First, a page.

When we came into office, we had a problem with Medicare. Medicine was changing; Medicare was not. And let me give you an example. Many here understand what I'm talking about. Medicare would pay hundreds of thousands of dollars for heart surgery, but not one dime for the prescription drugs that could prevent the heart surgery from being needed in the first place. That did not make any sense for people on Medicare. It didn't make any sense for the taxpayers of the country. I pledged to bring Republicans and Democrats together to strengthen and modernize Medicare for our seniors. I kept my word. (Applause.) Seniors are getting discounts on medicine, and beginning in 2006, all seniors will be able to get prescription drugs coverage under Medicare.

We have more work to do when it comes to moving forward with health care. I have practical plans to make sure health care is available and affordable. We need a safety net for those with the greatest need. I believe in community health centers, places where the poor and the indigent can get good preventative and primary care. In a new term, we'll make sure every poor county in America has a community health center. (Applause.) We will do more to make sure poor children are fully subscribed in our programs for low-income families.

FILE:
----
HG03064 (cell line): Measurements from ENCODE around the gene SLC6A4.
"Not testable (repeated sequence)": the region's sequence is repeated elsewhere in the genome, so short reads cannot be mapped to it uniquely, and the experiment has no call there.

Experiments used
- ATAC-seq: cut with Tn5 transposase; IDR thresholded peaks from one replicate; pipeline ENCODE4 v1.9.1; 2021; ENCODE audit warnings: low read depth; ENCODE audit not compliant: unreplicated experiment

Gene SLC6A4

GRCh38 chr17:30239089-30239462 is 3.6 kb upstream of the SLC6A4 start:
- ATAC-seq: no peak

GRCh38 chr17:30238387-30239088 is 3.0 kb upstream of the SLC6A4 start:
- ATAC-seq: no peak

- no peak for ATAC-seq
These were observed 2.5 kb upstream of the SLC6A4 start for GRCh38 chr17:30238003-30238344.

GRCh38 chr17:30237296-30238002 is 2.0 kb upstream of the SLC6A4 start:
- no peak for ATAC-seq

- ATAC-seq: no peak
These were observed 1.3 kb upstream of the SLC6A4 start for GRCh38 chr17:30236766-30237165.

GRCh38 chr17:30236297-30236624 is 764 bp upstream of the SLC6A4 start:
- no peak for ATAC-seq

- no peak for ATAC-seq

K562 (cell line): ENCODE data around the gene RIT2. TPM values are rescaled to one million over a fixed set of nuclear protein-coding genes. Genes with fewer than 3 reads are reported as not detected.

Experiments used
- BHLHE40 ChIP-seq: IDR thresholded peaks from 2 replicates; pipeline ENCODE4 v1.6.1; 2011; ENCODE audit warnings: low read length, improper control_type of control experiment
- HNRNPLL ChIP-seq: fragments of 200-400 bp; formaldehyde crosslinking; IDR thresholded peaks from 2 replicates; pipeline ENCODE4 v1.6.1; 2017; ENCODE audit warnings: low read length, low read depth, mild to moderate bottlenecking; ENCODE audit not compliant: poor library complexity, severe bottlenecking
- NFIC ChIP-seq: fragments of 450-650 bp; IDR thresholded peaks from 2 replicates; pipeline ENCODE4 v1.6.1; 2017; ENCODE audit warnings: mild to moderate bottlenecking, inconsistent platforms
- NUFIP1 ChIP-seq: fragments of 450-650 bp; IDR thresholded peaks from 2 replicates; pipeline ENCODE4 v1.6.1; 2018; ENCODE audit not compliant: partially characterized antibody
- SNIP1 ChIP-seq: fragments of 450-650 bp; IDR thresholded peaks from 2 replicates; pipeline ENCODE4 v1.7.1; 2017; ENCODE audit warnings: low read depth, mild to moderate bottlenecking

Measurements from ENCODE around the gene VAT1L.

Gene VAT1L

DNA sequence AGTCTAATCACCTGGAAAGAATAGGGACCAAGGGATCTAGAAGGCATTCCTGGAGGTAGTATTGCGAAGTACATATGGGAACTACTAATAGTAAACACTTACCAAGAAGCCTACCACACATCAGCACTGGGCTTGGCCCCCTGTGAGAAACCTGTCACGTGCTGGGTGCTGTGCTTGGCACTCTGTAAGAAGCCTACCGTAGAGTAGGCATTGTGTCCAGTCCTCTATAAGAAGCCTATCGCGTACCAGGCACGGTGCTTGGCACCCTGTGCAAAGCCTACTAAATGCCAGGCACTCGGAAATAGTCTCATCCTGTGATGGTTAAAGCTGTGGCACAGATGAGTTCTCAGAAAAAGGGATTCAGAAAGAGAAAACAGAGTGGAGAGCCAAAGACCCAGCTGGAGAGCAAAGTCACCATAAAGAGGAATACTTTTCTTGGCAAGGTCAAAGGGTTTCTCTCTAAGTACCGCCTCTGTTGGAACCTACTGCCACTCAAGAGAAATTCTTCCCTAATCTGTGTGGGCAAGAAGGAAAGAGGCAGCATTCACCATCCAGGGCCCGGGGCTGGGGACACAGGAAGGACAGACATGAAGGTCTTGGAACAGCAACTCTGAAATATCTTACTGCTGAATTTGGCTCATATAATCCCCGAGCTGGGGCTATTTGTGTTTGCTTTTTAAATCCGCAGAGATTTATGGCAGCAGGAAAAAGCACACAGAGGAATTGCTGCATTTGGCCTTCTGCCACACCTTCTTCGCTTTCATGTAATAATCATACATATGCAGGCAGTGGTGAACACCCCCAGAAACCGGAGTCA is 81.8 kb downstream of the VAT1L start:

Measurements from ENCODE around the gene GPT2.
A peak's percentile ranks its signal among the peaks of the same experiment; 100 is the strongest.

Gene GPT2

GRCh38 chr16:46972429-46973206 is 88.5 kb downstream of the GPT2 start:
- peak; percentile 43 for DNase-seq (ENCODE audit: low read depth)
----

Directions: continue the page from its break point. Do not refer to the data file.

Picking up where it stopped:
Do you realize that half of the working uninsured work for small businesses? Small businesses are having trouble affording health care. In order to help our workers get health care, in order to help small businesses, we must allow small businesses to pool together, to join together, so they can buy insurance at the same discounts big companies are able to do. (Applause.) We will continue to expand health savings accounts so workers and small businesses are able to pay lower premiums and people can save tax-free in a health care account they call their own.